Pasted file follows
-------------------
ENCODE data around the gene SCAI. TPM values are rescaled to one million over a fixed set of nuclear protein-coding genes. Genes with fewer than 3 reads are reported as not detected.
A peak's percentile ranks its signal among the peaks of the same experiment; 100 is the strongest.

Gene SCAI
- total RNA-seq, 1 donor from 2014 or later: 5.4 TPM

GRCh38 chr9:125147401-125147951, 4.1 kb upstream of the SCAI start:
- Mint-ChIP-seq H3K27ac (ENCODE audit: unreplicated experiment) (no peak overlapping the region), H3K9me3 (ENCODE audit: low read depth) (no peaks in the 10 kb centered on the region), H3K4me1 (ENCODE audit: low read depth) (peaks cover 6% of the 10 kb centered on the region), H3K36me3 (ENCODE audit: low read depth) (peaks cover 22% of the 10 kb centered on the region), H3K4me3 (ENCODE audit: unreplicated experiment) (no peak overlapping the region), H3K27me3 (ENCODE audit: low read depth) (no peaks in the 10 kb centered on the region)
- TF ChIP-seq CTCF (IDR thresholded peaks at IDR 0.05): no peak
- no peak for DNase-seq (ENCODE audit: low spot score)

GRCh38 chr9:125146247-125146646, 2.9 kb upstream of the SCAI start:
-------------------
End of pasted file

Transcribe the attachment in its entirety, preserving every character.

ENCODE data around the gene SCAI. TPM values are rescaled to one million over a fixed set of nuclear protein-coding genes. Genes with fewer than 3 reads are reported as not detected.
A peak's percentile ranks its signal among the peaks of the same experiment; 100 is the strongest.

Gene SCAI
- total RNA-seq, 1 donor from 2014 or later: 5.4 TPM

GRCh38 chr9:125147401-125147951, 4.1 kb upstream of the SCAI start:
- Mint-ChIP-seq H3K27ac (ENCODE audit: unreplicated experiment) (no peak overlapping the region), H3K9me3 (ENCODE audit: low read depth) (no peaks in the 10 kb centered on the region), H3K4me1 (ENCODE audit: low read depth) (peaks cover 6% of the 10 kb centered on the region), H3K36me3 (ENCODE audit: low read depth) (peaks cover 22% of the 10 kb centered on the region), H3K4me3 (ENCODE audit: unreplicated experiment) (no peak overlapping the region), H3K27me3 (ENCODE audit: low read depth) (no peaks in the 10 kb centered on the region)
- TF ChIP-seq CTCF (IDR thresholded peaks at IDR 0.05): no peak
- no peak for DNase-seq (ENCODE audit: low spot score)

GRCh38 chr9:125146247-125146646, 2.9 kb upstream of the SCAI start: